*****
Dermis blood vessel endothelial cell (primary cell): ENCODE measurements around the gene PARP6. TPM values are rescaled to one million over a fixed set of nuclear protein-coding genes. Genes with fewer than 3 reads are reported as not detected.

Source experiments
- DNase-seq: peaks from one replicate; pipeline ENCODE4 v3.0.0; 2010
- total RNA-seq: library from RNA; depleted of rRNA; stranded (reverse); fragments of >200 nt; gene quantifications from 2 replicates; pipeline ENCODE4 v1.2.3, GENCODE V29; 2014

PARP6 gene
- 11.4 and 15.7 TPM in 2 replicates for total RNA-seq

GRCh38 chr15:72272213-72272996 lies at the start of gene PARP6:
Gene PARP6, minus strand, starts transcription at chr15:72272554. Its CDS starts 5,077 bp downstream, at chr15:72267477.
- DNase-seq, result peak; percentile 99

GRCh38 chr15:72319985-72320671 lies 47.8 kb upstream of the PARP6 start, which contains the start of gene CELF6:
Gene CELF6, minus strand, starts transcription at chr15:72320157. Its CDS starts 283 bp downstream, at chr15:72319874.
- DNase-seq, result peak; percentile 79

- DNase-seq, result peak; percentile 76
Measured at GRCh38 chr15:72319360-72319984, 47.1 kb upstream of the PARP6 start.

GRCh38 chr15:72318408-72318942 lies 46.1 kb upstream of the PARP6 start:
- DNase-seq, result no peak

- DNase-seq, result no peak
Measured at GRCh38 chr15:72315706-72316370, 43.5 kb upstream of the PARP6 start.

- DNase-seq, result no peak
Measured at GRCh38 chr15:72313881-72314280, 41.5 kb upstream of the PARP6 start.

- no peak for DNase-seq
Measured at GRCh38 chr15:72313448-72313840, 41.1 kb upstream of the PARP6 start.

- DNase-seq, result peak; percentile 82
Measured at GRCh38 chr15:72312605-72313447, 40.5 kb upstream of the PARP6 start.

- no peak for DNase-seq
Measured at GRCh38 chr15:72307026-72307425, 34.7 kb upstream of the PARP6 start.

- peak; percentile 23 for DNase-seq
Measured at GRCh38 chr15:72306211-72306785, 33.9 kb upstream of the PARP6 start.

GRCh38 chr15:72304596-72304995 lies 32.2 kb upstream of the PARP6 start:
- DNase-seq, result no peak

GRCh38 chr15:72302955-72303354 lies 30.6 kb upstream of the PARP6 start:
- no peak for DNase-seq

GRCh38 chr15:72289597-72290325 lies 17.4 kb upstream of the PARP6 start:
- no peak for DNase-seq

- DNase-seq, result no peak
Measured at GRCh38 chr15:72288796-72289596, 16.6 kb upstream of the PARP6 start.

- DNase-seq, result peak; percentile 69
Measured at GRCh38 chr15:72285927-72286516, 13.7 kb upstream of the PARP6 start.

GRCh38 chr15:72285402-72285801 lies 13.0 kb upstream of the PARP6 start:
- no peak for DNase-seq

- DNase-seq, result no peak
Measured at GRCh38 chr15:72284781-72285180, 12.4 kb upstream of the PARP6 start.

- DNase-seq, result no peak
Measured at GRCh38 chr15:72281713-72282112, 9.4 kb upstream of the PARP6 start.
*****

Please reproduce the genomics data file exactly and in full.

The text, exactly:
Dermis blood vessel endothelial cell (primary cell): ENCODE measurements around the gene PARP6. TPM values are rescaled to one million over a fixed set of nuclear protein-coding genes. Genes with fewer than 3 reads are reported as not detected.

Source experiments
- DNase-seq: peaks from one replicate; pipeline ENCODE4 v3.0.0; 2010
- total RNA-seq: library from RNA; depleted of rRNA; stranded (reverse); fragments of >200 nt; gene quantifications from 2 replicates; pipeline ENCODE4 v1.2.3, GENCODE V29; 2014

PARP6 gene
- 11.4 and 15.7 TPM in 2 replicates for total RNA-seq

GRCh38 chr15:72272213-72272996 lies at the start of gene PARP6:
Gene PARP6, minus strand, starts transcription at chr15:72272554. Its CDS starts 5,077 bp downstream, at chr15:72267477.
- DNase-seq, result peak; percentile 99

GRCh38 chr15:72319985-72320671 lies 47.8 kb upstream of the PARP6 start, which contains the start of gene CELF6:
Gene CELF6, minus strand, starts transcription at chr15:72320157. Its CDS starts 283 bp downstream, at chr15:72319874.
- DNase-seq, result peak; percentile 79

- DNase-seq, result peak; percentile 76
Measured at GRCh38 chr15:72319360-72319984, 47.1 kb upstream of the PARP6 start.

GRCh38 chr15:72318408-72318942 lies 46.1 kb upstream of the PARP6 start:
- DNase-seq, result no peak

- DNase-seq, result no peak
Measured at GRCh38 chr15:72315706-72316370, 43.5 kb upstream of the PARP6 start.

- DNase-seq, result no peak
Measured at GRCh38 chr15:72313881-72314280, 41.5 kb upstream of the PARP6 start.

- no peak for DNase-seq
Measured at GRCh38 chr15:72313448-72313840, 41.1 kb upstream of the PARP6 start.

- DNase-seq, result peak; percentile 82
Measured at GRCh38 chr15:72312605-72313447, 40.5 kb upstream of the PARP6 start.

- no peak for DNase-seq
Measured at GRCh38 chr15:72307026-72307425, 34.7 kb upstream of the PARP6 start.

- peak; percentile 23 for DNase-seq
Measured at GRCh38 chr15:72306211-72306785, 33.9 kb upstream of the PARP6 start.

GRCh38 chr15:72304596-72304995 lies 32.2 kb upstream of the PARP6 start:
- DNase-seq, result no peak

GRCh38 chr15:72302955-72303354 lies 30.6 kb upstream of the PARP6 start:
- no peak for DNase-seq

GRCh38 chr15:72289597-72290325 lies 17.4 kb upstream of the PARP6 start:
- no peak for DNase-seq

- DNase-seq, result no peak
Measured at GRCh38 chr15:72288796-72289596, 16.6 kb upstream of the PARP6 start.

- DNase-seq, result peak; percentile 69
Measured at GRCh38 chr15:72285927-72286516, 13.7 kb upstream of the PARP6 start.

GRCh38 chr15:72285402-72285801 lies 13.0 kb upstream of the PARP6 start:
- no peak for DNase-seq

- DNase-seq, result no peak
Measured at GRCh38 chr15:72284781-72285180, 12.4 kb upstream of the PARP6 start.

- DNase-seq, result no peak
Measured at GRCh38 chr15:72281713-72282112, 9.4 kb upstream of the PARP6 start.